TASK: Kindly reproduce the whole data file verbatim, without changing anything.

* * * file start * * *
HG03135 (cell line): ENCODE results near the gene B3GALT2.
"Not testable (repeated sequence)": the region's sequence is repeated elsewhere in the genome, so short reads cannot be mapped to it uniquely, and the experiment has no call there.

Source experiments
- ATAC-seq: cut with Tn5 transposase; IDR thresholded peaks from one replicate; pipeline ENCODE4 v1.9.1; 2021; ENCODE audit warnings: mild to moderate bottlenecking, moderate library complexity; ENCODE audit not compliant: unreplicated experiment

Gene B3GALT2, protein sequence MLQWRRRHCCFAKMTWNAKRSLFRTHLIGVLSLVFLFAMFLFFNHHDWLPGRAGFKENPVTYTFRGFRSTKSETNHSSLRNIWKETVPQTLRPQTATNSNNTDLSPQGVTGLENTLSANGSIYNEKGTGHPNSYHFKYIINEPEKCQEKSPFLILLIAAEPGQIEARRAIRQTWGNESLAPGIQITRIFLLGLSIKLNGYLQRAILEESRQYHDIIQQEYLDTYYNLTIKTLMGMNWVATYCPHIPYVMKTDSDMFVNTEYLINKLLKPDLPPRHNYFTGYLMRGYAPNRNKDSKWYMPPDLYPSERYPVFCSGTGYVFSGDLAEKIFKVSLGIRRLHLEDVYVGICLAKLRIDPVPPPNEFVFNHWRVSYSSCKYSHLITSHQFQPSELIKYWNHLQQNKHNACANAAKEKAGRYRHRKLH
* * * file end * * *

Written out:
HG03135 (cell line): ENCODE results near the gene B3GALT2.
"Not testable (repeated sequence)": the region's sequence is repeated elsewhere in the genome, so short reads cannot be mapped to it uniquely, and the experiment has no call there.

Source experiments
- ATAC-seq: cut with Tn5 transposase; IDR thresholded peaks from one replicate; pipeline ENCODE4 v1.9.1; 2021; ENCODE audit warnings: mild to moderate bottlenecking, moderate library complexity; ENCODE audit not compliant: unreplicated experiment

Gene B3GALT2, protein sequence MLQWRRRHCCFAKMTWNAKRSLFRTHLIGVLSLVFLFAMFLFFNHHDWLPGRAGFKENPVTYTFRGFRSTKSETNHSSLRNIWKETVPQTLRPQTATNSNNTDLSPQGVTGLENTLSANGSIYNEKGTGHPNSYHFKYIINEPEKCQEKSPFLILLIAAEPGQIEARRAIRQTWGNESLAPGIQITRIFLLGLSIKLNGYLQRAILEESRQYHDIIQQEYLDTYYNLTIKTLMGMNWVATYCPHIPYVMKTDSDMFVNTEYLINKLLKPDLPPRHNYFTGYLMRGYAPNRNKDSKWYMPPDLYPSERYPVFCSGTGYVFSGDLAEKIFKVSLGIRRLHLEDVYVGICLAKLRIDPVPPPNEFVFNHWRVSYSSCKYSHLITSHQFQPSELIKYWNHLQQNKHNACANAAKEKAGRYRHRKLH